ATLANTA, Ga.—Saying that “the evidence demonstrates” Amazon interfered with the “conditions necessary to conduct a fair election,” a National Labor Relations Board hearing officer recommended Aug. 2 that her boss should order a new union election to be held at the company’s distribution center in Bessemer, Alabama.
Kerstin Meyers, a hearing officer at the NLRB’s regional office in Atlanta, sustained seven of the 22 objections the Retail, Wholesale and Department Store Union filed against the vote held last February and March, in which workers at the facility rejected union representation by a margin of more than 2 to 1. She recommended that the NLRB’s regional director in Atlanta void that election.
The vote went 1,798 to 738 against representation by the RWDSU. More than 2,000 Bessemer workers had signed union-authorization cards, but support waned after Amazon’s campaign, which included multiple “mandatory hour-long anti-union lectures,” RWDSU President Stuart Appelbaum told reporters after the results were released April 9.
Six of the RWDSU objections Meyers sustained had to do with a drop box Amazon got the U.S. Postal Service to set up by the facility’s main entrance for workers to mail in their ballots. The union charged that the box was installed without permission from the NLRB and created the impression that Amazon was conducting the election; that it was surrounded by surveillance cameras; and that the company engaged in unlawful electioneering by posting a banner that said, “speak for yourself, mail your ballot here” on the tent surrounding it.
Amazon, Meyers’ report said, had used “speak for yourself” as an anti-union slogan, and it also encouraged workers to use the box by spreading rumors that union organizers had been offering to fill out their ballots.
“Regardless of whether the Employer succeeded in defeating the Union in a landslide,” she concluded, its conduct “so undermined the laboratory conditions necessary to ensure a free and fair election, a re-run election is necessary.” More than 2,000 eligible employees did not vote in the election, she added, enough to affect the results, and it was “at the very least” possible that Amazon’s misconduct had influenced some of them.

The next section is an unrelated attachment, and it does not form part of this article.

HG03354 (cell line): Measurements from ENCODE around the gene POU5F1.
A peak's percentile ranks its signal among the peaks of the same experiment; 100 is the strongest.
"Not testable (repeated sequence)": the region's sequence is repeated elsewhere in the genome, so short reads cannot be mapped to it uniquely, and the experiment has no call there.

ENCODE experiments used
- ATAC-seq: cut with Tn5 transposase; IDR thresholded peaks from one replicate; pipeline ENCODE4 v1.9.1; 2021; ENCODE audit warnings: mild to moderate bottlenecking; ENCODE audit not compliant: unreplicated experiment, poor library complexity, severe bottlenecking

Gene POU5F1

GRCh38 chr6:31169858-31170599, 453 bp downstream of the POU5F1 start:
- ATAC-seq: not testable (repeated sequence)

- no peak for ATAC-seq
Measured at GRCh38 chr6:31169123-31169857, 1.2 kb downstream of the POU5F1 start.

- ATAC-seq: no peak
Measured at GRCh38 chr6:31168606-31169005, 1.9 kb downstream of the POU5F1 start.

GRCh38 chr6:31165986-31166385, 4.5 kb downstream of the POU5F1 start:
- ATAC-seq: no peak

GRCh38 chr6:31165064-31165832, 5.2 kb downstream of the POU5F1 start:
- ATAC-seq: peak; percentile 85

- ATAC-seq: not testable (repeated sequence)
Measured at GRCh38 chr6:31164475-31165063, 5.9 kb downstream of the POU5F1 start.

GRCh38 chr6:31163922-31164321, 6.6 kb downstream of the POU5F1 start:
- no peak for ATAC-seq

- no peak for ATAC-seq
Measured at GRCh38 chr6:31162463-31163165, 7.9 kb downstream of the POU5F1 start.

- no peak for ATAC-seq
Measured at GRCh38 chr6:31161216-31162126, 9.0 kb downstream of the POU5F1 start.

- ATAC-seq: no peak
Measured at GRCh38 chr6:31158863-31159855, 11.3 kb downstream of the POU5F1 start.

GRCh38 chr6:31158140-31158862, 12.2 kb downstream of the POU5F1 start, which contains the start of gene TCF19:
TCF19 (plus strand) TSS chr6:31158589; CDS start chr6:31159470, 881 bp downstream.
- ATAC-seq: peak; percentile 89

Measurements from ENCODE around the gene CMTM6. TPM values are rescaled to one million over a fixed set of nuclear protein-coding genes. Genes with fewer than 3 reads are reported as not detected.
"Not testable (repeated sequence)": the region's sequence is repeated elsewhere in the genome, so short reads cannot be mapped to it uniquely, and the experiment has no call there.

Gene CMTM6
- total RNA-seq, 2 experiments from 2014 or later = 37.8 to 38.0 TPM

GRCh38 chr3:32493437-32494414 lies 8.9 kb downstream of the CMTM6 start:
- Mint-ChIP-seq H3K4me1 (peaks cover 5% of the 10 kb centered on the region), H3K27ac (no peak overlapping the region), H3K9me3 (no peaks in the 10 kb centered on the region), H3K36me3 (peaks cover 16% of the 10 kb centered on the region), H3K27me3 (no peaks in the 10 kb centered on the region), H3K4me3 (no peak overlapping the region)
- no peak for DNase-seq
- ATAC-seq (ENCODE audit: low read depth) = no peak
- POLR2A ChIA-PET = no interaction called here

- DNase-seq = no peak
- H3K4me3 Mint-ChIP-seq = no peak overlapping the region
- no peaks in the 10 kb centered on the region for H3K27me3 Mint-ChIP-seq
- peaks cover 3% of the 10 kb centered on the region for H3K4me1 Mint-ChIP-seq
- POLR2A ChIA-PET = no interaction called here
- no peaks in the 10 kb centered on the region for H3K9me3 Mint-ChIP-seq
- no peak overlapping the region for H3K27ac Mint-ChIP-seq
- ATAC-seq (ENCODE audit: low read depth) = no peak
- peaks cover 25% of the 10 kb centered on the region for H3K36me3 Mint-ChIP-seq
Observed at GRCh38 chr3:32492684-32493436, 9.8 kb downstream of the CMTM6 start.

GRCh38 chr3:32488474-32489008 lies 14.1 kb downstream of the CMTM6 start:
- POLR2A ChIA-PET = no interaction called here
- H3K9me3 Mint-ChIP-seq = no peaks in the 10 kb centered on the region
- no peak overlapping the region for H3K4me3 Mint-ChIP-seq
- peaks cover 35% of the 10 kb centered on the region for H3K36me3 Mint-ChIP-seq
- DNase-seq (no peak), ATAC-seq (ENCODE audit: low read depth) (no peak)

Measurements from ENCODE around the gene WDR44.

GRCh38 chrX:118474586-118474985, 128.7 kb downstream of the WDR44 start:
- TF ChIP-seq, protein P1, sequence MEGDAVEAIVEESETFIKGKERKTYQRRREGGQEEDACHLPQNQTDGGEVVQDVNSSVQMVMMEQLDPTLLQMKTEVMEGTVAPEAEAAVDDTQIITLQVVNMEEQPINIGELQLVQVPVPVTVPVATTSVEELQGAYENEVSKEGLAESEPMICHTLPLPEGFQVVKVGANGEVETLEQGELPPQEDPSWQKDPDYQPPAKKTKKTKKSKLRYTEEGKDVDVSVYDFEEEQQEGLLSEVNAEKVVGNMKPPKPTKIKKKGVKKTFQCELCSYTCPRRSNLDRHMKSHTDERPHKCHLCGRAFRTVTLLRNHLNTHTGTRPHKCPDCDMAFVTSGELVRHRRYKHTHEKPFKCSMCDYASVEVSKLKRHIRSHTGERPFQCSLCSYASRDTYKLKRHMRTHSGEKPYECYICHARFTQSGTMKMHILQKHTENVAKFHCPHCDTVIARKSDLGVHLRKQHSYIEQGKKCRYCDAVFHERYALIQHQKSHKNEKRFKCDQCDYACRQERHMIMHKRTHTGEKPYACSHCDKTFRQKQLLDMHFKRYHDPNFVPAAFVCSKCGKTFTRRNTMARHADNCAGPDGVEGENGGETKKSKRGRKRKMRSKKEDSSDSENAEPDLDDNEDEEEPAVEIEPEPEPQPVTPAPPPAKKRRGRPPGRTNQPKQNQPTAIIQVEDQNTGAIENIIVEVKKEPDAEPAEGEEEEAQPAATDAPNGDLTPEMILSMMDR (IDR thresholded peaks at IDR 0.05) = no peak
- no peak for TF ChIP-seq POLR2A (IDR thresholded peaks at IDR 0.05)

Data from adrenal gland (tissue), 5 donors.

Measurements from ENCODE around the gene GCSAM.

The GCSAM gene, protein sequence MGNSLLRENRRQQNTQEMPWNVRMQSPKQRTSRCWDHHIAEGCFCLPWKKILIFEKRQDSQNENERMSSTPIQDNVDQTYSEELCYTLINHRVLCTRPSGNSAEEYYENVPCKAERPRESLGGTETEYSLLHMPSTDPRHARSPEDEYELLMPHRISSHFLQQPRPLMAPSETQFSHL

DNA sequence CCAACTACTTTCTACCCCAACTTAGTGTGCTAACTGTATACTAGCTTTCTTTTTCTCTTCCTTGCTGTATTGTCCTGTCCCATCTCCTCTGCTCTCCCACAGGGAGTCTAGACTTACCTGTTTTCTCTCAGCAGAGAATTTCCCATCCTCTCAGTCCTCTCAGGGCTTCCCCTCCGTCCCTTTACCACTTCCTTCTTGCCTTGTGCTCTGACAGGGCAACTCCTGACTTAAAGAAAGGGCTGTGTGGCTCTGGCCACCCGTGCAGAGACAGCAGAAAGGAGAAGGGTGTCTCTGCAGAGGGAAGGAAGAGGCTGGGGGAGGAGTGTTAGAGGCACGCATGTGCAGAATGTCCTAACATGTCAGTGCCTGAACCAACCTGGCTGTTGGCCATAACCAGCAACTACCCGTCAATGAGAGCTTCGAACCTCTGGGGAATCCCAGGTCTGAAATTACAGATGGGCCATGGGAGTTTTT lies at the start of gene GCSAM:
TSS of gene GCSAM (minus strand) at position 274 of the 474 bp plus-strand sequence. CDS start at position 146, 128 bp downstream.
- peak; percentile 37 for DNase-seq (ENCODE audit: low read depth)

“Throughout the NLRB hearing, we heard compelling evidence how Amazon tried to illegally interfere with and intimidate workers as they sought to exercise their right to form a union,” Appelbaum said in a statement. “The question of whether or not to have a union is supposed to be the workers’ decision and not the employer’s. Amazon’s behavior throughout the election process was despicable. Amazon cheated, they got caught, and they are being held accountable.”
The other allegation Meyers sustained was that the company “engaged in an extensive campaign of polling employees and interrogating employees regarding their support for the Union.”Amazon acted illegally, she held, when it put out “vote no” pins and signs at captive-audience meetings, with a company representative watching to see who did or didn’t pick them up.
“An employer cannot allow its agents to distribute campaign paraphernalia in a manner that pressures employees to make an observable choice,” she wrote. It was unlikely that Amazon actually tracked that, she explained, but that was outweighed by that “virtually all of the bargaining unit employees were subjected to the misconduct.”
She dismissed nine of the other 15 objections the RWDSU filed in April, including its contention that Amazon had illegally threatened that workers would lose pay and benefits if they voted for the union. Meyers said that was part of the risk of collective bargaining. The RWDSU asked to withdraw the other six.
Both parties have until Aug. 16 to file objections to the hearing officer’s recommendation. If acting Atlanta regional director Lisa Henderson accepts the recommendation, that would include ordering a revote.
That process is expected to take several weeks, the NLRB’s press office said.
Amazon said it planned to appeal if a revote is ordered. “Our employees had a chance to be heard during a noisy time when all types of voices were weighing into the national debate, and at the end of the day, they voted overwhelmingly in favor of a direct connection with their managers and the company,” it said in a statement. “Their voice should be heard above all else.”
Amazon’s anti-union campaign, the NLRB report said, began in early January, four weeks before voting began. It included captive-audience meetings held 18 hours a day, six days a week, to reach all 6,000 workers in the bargaining unit; one-on-one meetings with employees after the voting began; frequent texts and emails; and “installments,” messages posted in bathroom stalls for workers to see every time they sat on the toilet.
Amazon workers, Applebaum told reporters in April, “are used to having every motion they make surveilled.”